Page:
Utility of the Overhead Squat and Forward Arm Squat in Screening for Limited Ankle Dorsiflexion

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Abstract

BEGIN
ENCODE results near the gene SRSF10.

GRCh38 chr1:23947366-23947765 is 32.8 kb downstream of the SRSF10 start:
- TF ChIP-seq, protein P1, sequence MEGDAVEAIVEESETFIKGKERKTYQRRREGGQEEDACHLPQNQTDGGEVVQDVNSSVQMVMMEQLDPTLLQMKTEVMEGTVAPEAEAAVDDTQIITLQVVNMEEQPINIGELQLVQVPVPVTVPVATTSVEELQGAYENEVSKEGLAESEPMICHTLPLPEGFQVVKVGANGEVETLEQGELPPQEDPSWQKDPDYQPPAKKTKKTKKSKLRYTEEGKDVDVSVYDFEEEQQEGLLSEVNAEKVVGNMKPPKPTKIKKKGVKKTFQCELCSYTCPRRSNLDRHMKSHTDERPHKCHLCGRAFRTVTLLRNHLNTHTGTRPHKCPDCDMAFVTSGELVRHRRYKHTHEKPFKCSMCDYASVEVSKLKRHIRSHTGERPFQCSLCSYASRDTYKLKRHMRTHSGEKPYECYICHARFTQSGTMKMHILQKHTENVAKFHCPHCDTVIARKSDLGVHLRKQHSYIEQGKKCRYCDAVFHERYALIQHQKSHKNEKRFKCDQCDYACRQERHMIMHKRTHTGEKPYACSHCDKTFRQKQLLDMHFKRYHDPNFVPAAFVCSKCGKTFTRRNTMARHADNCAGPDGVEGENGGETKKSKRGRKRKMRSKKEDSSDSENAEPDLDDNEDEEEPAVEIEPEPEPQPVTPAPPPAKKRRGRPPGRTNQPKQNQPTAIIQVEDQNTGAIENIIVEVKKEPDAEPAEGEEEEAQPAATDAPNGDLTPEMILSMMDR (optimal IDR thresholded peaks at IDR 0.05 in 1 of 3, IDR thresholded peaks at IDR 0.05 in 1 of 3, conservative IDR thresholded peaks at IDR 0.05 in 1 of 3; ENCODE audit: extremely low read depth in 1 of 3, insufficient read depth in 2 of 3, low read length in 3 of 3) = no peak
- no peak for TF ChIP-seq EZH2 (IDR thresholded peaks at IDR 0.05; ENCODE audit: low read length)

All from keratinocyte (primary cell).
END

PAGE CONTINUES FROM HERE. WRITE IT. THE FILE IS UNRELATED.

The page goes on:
Rabin, A and Kozol, Z. Utility of the overhead squat and forward arm squat in screening for limited ankle dorsiflexion. J Strength Cond Res 31(5): 1251–1258, 2017—Limited ankle dorsiflexion (DF) range of motion (ROM) has been implicated in several lower extremity disorders. Effective screening for DF ROM may, therefore, help to identify “at risk” individuals. The primary purpose of this study was to determine the utility of 2 screening tests in detecting limited ankle DF ROM. Fifty-three healthy participants underwent an overhead squat (OS) test and a forward arm squat (FAS) test, as well as bilateral testing of weight-bearing and non–weight-bearing ankle DF ROM. Participants whose DF ROM fell below 1 SD from the sample average were considered to have limited DF ROM. The sensitivity, specificity, positive, and negative likelihood ratio (LR) of the OS and FAS in detecting individuals with limited DF ROM was calculated. The sensitivity of the OS was 1.00 regardless of the mode or the side of testing, whereas specificity ranged from 0.34 to 0.36. The positive LR of the OS ranged from 1.52 to 1.56, whereas negative LR was 0.00. The sensitivity of the FAS ranged from 0.56 to 0.70, whereas specificity ranged from 0.84 to 0.88. The positive and negative LR of the FAS ranged from 3.49 to 6.02, and 0.34 to 0.53, respectively. Our findings suggest that the OS and FAS may be used as complementing tests in screening for ankle DF limitation. Because of its excellent sensitivity, the OS should be performed first, and if negative, may confidently rule out limited DF ROM. However, given a positive OS, testing should proceed with the FAS, to more confidently rule in limited DF ROM.

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